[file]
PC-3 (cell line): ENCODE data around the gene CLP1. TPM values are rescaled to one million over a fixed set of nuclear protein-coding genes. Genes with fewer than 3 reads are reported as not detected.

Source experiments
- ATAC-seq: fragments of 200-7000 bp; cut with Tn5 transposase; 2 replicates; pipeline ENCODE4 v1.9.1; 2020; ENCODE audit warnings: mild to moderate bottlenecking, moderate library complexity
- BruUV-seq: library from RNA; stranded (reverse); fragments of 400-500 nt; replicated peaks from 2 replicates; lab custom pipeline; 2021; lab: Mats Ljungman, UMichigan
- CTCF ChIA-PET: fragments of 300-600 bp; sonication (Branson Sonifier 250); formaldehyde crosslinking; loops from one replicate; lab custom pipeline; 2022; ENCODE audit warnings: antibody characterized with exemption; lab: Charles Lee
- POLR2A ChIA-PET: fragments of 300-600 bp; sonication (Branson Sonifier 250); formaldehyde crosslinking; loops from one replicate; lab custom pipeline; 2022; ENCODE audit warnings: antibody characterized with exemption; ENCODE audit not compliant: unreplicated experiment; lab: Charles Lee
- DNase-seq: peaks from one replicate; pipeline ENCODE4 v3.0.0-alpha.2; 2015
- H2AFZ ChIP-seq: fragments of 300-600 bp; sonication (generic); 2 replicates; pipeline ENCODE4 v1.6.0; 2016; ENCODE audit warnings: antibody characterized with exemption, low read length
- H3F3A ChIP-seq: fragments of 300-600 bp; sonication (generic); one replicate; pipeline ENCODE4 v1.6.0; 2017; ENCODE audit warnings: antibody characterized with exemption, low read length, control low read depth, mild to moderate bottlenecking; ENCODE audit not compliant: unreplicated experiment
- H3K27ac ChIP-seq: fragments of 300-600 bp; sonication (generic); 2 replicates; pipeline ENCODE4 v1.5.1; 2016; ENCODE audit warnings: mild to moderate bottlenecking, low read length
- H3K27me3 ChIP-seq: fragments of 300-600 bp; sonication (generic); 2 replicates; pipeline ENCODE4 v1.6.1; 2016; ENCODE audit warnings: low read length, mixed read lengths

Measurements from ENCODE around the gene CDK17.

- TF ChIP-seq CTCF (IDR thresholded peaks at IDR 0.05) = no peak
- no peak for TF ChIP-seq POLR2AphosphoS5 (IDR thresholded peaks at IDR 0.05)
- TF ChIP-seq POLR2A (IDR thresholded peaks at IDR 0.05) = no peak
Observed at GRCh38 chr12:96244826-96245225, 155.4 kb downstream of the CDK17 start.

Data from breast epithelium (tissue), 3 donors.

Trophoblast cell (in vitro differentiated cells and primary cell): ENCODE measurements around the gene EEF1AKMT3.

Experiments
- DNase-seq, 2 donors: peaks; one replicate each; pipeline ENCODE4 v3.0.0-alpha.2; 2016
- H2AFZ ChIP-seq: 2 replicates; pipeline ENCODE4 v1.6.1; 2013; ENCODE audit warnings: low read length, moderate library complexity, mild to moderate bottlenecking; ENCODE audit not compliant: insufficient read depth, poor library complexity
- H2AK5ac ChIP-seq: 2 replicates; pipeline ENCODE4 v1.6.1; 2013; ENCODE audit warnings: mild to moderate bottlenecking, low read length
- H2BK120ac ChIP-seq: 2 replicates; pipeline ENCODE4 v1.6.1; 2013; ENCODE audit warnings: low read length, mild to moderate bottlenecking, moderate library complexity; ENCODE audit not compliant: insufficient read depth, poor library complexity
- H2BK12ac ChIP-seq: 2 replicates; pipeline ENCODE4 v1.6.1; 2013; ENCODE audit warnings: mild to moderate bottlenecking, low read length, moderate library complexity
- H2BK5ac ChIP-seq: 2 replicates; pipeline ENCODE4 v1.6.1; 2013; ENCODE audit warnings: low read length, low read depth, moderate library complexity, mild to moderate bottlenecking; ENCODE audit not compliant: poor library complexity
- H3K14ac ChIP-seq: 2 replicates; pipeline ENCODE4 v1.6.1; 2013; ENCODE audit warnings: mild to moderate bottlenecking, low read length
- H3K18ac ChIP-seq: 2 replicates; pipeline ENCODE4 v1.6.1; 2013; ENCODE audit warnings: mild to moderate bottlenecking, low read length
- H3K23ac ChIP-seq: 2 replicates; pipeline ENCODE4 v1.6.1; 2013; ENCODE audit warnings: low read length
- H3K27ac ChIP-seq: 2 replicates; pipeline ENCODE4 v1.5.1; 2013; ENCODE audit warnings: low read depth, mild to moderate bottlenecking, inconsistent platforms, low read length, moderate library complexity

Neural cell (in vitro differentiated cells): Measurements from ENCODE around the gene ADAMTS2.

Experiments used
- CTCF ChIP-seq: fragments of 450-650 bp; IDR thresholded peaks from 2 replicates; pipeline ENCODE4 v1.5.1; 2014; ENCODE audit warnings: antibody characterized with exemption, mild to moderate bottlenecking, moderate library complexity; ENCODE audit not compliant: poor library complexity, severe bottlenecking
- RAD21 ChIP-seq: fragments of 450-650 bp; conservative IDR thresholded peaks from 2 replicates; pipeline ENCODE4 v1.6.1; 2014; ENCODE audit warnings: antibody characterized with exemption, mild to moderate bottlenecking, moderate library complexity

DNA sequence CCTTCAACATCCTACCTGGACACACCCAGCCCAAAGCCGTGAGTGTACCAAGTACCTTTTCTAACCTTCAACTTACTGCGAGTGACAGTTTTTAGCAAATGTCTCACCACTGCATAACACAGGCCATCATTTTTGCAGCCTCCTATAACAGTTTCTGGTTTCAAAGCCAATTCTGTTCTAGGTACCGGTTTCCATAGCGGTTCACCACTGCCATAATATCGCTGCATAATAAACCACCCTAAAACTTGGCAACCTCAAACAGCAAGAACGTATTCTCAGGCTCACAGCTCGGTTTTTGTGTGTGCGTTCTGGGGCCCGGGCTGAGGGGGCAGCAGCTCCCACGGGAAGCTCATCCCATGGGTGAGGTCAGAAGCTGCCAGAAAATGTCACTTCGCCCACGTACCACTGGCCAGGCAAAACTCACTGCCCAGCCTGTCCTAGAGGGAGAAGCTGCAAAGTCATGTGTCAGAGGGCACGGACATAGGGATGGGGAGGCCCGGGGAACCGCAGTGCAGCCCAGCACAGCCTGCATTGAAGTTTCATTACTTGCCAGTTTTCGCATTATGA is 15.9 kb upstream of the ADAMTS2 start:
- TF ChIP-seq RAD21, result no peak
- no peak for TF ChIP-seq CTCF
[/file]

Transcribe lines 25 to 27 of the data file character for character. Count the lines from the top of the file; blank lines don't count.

- H2BK5ac ChIP-seq: 2 replicates; pipeline ENCODE4 v1.6.1; 2013; ENCODE audit warnings: low read length, low read depth, moderate library complexity, mild to moderate bottlenecking; ENCODE audit not compliant: poor library complexity
- H3K14ac ChIP-seq: 2 replicates; pipeline ENCODE4 v1.6.1; 2013; ENCODE audit warnings: mild to moderate bottlenecking, low read length
- H3K18ac ChIP-seq: 2 replicates; pipeline ENCODE4 v1.6.1; 2013; ENCODE audit warnings: mild to moderate bottlenecking, low read length